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The Black United Fund of Texas's new shipping container farm in Greater Fifth Ward will showcase a visual representation of fresh produce and gardens through the work of local artists.

Destiny Polk is designing a mural to represent local foods and a journey to find love that will eventually hang out along the side of the shipping container. At the BUFTX headquarters in the Fifth Ward, she and her colleagues are working on a 12-foot by 9-foot canvas with pastels, acrylic paint, spray paint and paint markers. There are sunflowers in the corner, lettuce up front and a basket up front.

So far, the crew has spent 20 hours on the painting. They will probably work another 10.

“It’s like a harvest,” Polk said. “We need to reflect on what energy we are putting in the environment and how we are giving back. Especially now, during the holidays, think about making yourself available to volunteer in community gardens and see how you can share the load.”

BUFTX commissioned Polk – a 27-year-old artist who works in a variety of community creative projects – to work on a five-part art series in Greater Fifth Ward. The art will include a painting of a fountain or a well, a bridge over water, a king’s throne and large hands that someone could sit in. The garden is the first of the series.

Polk is originally from Boston, but her father grew up in Greater Fifth Ward. Since moving to Houston, she has felt connected to the place her father is from and giving back to the neighborhood she heard so much about.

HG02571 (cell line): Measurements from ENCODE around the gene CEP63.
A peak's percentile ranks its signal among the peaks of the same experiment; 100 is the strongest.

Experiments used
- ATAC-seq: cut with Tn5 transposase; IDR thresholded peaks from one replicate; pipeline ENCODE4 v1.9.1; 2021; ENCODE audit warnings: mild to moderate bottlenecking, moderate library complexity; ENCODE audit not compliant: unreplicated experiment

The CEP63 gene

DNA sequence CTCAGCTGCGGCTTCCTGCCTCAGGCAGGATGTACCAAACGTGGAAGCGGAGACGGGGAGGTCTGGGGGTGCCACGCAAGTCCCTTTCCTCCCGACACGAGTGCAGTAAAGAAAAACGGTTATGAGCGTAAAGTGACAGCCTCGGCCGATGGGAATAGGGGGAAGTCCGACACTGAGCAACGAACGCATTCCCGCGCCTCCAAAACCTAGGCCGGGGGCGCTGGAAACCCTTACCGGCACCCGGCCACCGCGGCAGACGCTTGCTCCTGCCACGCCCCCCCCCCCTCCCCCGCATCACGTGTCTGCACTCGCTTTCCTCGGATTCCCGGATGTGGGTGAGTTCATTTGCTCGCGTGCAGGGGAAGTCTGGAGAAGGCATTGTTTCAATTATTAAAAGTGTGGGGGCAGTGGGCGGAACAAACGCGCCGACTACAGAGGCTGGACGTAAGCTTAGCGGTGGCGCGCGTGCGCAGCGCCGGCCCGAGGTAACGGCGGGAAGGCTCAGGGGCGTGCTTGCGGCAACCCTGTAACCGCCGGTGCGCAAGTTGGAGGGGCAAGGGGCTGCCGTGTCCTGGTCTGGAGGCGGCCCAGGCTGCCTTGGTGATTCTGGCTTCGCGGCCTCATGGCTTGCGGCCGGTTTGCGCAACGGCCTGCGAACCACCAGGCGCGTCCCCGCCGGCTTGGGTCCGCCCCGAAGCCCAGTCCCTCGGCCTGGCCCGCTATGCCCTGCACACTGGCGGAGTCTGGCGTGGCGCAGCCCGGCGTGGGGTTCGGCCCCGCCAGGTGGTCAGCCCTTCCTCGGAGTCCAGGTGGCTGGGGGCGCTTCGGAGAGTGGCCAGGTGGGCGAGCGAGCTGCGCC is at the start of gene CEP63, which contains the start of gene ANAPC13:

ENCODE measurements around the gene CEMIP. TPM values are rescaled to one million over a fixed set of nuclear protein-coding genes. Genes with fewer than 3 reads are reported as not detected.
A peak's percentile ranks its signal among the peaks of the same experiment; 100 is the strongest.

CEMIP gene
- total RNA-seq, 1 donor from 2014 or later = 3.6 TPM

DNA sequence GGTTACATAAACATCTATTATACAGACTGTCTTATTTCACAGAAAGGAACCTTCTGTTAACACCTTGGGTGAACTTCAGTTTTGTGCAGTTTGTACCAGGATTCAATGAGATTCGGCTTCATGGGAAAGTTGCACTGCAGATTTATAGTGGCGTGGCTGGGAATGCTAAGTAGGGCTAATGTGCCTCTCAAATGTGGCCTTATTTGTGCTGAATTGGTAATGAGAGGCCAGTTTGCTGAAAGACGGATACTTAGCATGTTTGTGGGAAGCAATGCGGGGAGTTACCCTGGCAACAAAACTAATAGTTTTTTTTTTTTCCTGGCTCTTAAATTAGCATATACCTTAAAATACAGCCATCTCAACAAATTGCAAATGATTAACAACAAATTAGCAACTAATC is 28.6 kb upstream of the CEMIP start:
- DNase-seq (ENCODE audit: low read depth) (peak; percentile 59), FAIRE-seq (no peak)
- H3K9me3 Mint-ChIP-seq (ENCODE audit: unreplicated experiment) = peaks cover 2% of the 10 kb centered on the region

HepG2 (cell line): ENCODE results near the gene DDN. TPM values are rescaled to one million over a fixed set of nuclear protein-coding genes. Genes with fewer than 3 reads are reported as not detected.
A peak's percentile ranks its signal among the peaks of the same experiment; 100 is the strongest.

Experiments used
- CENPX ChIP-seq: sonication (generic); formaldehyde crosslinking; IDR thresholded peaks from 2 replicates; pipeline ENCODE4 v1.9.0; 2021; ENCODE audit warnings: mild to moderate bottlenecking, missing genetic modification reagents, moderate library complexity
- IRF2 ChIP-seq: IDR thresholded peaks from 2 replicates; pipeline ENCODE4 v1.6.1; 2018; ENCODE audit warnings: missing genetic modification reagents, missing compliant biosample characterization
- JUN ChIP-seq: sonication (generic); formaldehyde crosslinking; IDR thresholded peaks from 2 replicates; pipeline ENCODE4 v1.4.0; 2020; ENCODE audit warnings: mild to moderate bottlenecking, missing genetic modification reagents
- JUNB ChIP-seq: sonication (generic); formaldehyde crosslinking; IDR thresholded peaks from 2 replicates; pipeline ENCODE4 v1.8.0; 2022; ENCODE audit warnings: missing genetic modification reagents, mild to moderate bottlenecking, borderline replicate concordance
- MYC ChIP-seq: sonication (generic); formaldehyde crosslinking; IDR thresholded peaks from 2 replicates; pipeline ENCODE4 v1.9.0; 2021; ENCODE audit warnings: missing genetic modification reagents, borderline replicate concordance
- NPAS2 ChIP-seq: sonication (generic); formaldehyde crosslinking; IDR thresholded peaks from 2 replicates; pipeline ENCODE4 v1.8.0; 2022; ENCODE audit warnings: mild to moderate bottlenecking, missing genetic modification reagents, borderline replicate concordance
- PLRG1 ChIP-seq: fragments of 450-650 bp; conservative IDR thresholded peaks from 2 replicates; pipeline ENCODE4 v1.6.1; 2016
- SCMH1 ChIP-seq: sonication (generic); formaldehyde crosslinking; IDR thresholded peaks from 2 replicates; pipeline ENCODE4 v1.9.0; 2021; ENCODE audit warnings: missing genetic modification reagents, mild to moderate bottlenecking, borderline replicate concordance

“It means a lot to reconnect and to have my own personal relationship with this place,” she said.

All three artists working on the mural have connections to food deserts and inequity. They had all met up by chance a few years earlier and connected over creative projects. Now, they are helping out Polk with her work.

Destiny Newsome, a community creative project manager, reflected on her time growing up in the South Park community, that they didn’t have the same kind of access to produce as other neighborhoods. Now that she lives by the Galleria, she notices the stark difference between the two communities.

“You realize the certain level of access to resources and when you see people actually putting action towards problems, it makes you want to do a lot more about it,” Newsome said. “A lot of small progress can make a really big impact.”

She hopes work like this can be reproduced in South Park too, and other communities in need of food security.

This is a hope shared by Thomas as well. The container farm is really a demonstration project and is intended to be scalable.

“In the Fifth Ward, it’s so easy to focus on all the negative things that have happened, but good things can come from here too,” she said. “When we address things like contaminated soil and food deserts, it’s worth looking at because we can do it elsewhere too.”

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Elena Bruess covers the environment for the Abdelraoufsinno. She comes to Houston after two years at the San Antonio Express-News, where she covered the environment, climate and water. Elena previously...